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Irish company doubles in value after 'significant' gold find in Donegal

But it could be a long time before we know if it’s worth taking out of the ground.

THERE IS DEFINITELY gold in the hills of Donegal, but it is likely to take years to establish whether it is worth the effort to mine it.

Irish exploration firm Connemara Mining has confirmed “without a doubt” that there is a gold-bearing vein system within the rocks of Inishowen, Donegal after drilling three holes in the area.

The announcement saw the firm’s valuation immediately spike – more than tripling from just over one pence a share initially before settling at just under three pence by the time markets closed.

The area where the find was made is believed to be geologically similar to Curraghinalt, Tyrone where there is a potentially massive gold deposit.

Promising results

Speaking to Fora, company chairman John Teeling said that the results are very promising but added that the company will have to carry out more work to find out whether the site is commercially viable.

“As part of our drilling programme last year we found gold veins that were OK, but were narrow, maybe about 10cm wide which wasn’t commercial,” he said.

“One of the veins that we found (as part of the new drilling programme), was 10 feet wide, so it is quite significant.”

The company drilled three holes, the best of which had about $200 worth of gold for every tonne of rock in the area. However, the company has not established how widely this concentration of the precious mineral can be found.

Dr. John Teeling outgoing Chairman of at the ISME Connemara Gold chairman John Teeling Source: Graham Hughes/RollingNews.ie

More exploring

Teeling said that the findings give an additional incentive to spend more on exploration.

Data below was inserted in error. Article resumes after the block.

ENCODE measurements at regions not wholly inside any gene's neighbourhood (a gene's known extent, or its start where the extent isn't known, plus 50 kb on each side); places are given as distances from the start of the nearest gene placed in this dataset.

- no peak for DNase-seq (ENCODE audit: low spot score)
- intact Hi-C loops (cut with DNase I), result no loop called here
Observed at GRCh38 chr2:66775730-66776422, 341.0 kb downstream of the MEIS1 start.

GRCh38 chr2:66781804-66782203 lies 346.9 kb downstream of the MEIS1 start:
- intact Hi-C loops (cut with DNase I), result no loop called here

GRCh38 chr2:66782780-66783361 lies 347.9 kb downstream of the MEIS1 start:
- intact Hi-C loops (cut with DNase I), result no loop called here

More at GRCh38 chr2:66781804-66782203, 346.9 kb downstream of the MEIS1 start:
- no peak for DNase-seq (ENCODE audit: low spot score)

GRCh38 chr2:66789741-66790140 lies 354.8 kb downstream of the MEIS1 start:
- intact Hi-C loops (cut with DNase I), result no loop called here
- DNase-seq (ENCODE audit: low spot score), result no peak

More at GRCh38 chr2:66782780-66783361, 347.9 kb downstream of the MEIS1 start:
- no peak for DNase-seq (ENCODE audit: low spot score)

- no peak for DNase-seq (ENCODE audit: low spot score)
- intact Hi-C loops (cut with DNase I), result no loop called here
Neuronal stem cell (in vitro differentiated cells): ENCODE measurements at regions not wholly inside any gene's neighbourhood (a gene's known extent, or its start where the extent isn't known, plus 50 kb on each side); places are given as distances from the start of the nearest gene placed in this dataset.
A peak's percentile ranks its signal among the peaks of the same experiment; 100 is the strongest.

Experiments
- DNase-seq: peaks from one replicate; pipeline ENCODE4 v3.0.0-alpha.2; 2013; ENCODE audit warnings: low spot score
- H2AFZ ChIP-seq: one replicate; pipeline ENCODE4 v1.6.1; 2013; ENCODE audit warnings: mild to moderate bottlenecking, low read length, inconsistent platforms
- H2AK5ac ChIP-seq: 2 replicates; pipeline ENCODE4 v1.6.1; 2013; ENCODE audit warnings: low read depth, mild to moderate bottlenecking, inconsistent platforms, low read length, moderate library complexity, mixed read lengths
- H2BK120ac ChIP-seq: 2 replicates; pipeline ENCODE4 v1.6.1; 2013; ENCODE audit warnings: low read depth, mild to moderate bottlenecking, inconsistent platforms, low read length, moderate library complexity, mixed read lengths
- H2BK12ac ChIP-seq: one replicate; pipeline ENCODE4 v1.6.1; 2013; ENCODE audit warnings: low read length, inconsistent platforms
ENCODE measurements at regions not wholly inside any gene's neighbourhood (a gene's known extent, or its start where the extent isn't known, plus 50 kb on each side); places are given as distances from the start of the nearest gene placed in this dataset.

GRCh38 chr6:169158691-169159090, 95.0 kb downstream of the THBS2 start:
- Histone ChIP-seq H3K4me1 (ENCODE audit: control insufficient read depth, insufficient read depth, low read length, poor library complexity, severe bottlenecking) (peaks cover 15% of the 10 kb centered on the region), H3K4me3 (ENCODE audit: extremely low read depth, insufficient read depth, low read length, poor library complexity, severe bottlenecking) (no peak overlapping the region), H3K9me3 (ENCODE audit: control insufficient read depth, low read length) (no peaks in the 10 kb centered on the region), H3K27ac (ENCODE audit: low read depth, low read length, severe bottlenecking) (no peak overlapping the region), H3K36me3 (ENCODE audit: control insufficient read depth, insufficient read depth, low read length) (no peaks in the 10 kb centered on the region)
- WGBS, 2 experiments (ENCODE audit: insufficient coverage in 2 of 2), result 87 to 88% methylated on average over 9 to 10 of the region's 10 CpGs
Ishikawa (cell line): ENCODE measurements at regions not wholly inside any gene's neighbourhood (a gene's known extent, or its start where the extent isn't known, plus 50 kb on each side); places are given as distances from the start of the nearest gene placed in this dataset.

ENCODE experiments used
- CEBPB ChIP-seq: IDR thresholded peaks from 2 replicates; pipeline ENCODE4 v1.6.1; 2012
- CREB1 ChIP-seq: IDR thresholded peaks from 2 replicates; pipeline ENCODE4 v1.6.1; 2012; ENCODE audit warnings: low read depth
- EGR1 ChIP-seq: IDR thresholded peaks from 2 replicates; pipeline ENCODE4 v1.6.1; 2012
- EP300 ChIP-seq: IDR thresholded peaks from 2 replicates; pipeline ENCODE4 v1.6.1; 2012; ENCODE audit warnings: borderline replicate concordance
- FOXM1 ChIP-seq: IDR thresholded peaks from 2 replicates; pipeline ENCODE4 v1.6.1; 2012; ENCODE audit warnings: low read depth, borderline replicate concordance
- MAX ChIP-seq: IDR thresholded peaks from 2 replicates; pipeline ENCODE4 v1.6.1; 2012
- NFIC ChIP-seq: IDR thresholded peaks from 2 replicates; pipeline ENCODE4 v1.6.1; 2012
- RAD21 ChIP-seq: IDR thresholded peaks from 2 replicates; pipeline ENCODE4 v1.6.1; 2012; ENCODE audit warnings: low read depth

“We would need to drill a minimum of 16 holes to be able to say whether it is geologically viable, which would cost about £800,000 (€989,000). We will drill in lots of four because we don’t have all of that at the moment,” he said.

Telling added that the next phase will likely take 12 months to complete, after which the company will then look at a feasibility study – which he says would cost “millions”.

“You could spend £10 million easily on the feasibility phase, that is some way off. We would have an additional partner by then as well, I would imagine,” he said. “It is a promising discovery but at the moment that is all it is, it’s not a mine or anything near it yet.”

Connemara, which was established in 2004 and is not yet revenue-generating, has 35 prospecting licences across the country.

Ireland has never had a commercial gold mine, although there have been several signs of promise in areas such as Monaghan, where exploration company Conroy Gold has reported evidence of high-grade gold deposits.

Written by Paul O’Donoghue and originally published on Fora, a new business publication for Irish startups and SMEs.

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Fora Staff

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